33 It remams to resolve the case in which - is multiplied by -; or, for example, \(-a\) by \(-b\). It is evident, at first sight, with regard to the letters, that the product will be \(ab\); but it is doubtful whether the sign +, or the sign -, is to be placed before it; all we know is, that it must be one or the other of these signs. Now, I say that it cannot be the sign -: for \(-a\) by \(+b\) gives \(-ab\), and \(-a\) by \(-b\) cannot produce the same result as \(-a\) by \(+b\) but must produce a contrary result, that is to say, \(+ab\); consequently, we have the following rule: - multiplied by - produces +, that is, the same as + multiplied by +.
34 The rules which we have explained are expressed more briefly as follows:
Like signs, multiplied together, give +; unlike or contrary signs give -. Thus, when it is required to multiply the following numbers; \(+a\), \(-b\), \(-c\), \(+d\); we have first \(+a\) multiplied by \(-b\), which makes \(-ab\); this by \(-c\), gives \(+abc\); and this by \(+d\), gives \(+abcd\).
35 The difficulties with respect to the signs being removed, we have only to show how to multiply numbers that are themselves products. If we were, for instance, to multiply the number \(ab\) by the number \(cd\), the product would be \(abcd\), and it is obtained by multiplying first \(ab\) by \(c\), and then the result of that multiplication by \(d\). Or, if we had to multiply 36 by 12; since 12 is equal to 3 times 4, we should only multiply 36 first by 3, and then the product 108 by 4, in order to have the whole product of the multiplication of 12 by 36, which is consequently 432.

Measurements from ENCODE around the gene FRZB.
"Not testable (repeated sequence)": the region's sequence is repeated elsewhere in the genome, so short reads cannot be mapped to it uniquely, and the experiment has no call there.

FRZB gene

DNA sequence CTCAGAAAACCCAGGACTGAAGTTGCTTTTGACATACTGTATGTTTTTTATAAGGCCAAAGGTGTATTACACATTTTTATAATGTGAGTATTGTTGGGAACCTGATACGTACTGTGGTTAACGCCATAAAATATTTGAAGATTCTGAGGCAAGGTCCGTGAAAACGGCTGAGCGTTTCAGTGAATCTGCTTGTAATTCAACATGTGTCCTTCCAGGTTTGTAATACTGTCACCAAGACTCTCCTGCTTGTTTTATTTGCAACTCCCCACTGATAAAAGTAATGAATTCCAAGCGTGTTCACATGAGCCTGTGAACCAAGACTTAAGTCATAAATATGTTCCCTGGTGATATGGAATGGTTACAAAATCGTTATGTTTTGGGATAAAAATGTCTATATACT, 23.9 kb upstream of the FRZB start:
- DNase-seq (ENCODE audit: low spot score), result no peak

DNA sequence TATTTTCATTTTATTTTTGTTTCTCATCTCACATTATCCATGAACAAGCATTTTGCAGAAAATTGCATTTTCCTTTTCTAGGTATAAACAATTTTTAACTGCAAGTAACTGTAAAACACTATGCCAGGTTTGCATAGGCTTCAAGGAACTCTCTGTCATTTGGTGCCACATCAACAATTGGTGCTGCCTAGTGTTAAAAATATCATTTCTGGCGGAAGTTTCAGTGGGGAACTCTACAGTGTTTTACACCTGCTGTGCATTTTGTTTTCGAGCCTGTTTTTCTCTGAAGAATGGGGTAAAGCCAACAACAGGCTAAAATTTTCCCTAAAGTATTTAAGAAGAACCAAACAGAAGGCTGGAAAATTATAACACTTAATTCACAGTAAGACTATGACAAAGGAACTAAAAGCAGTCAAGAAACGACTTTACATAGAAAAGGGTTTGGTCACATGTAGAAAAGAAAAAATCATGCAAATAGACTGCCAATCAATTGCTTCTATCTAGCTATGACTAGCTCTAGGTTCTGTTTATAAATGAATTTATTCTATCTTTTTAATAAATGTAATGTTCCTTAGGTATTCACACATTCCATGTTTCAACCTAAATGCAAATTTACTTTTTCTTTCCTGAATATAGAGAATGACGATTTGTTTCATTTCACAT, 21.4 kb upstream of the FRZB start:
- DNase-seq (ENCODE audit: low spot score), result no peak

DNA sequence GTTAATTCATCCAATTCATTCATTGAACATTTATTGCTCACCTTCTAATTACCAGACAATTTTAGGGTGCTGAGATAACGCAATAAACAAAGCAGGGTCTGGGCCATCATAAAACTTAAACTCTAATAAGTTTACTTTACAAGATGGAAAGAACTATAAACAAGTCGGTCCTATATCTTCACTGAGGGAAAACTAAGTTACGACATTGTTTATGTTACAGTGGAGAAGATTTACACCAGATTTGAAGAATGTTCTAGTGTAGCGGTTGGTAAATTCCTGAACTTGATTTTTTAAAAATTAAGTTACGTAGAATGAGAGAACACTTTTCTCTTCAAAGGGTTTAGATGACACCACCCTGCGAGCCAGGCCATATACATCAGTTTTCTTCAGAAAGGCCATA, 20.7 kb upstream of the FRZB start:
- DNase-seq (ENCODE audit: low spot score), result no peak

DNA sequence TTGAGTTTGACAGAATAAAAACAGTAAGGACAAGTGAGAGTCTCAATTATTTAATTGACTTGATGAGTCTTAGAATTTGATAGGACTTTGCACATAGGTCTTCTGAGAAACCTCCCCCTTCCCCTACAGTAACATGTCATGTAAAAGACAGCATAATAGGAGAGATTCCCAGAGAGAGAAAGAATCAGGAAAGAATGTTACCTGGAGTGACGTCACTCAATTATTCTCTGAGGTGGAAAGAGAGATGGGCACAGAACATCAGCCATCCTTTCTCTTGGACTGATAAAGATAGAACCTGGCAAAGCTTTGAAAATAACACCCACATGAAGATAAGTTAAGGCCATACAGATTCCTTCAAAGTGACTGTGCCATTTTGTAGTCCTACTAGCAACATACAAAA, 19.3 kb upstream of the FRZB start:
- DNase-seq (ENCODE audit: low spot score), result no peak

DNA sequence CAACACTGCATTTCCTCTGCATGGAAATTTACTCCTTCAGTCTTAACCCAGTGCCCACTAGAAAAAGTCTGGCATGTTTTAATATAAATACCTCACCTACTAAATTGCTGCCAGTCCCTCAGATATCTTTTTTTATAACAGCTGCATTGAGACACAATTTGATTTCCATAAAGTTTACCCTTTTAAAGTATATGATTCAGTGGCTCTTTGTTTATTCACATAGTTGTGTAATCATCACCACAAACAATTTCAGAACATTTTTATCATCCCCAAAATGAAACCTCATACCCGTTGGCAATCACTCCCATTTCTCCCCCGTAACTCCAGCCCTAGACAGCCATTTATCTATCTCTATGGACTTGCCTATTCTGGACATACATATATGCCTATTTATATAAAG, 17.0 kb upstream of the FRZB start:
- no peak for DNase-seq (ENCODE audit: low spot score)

36 But if we wished to multiply \(5ab\) by \(3cd\), we might write \(3cd 5ab\). However, as in the present instance the order of the numbers to be multiplied is indifferent, it will be better, as is also the custom, to place the common numbers before the letters, and to express the product thus: \(5 \cdot 3 abcd\), or \(15abcd\); since 5 times 3 is 15.
So if we had to multiply \(12pqr\) by \(7xy\), we should obtain \(12\cdot 7pqrxy\), or \(84pqrxy\).
- Leonhard Euler. Elements of Algebra. Translated by Rev. John Hewlett. Third Edition. Longmans, Hurst, Rees, Orme, and Co. London. 1822.
- Leonhard Euler. Vollständige Anleitung zur Algebra. Mit den Zusätzen von Joseph Louis Lagrange. Herausgegeben von Heinrich Weber. B. G. Teubner. Leipzig and Berlin. 1911. Leonhardi Euleri Opera omnia. Series prima. Opera mathematica. Volumen primum.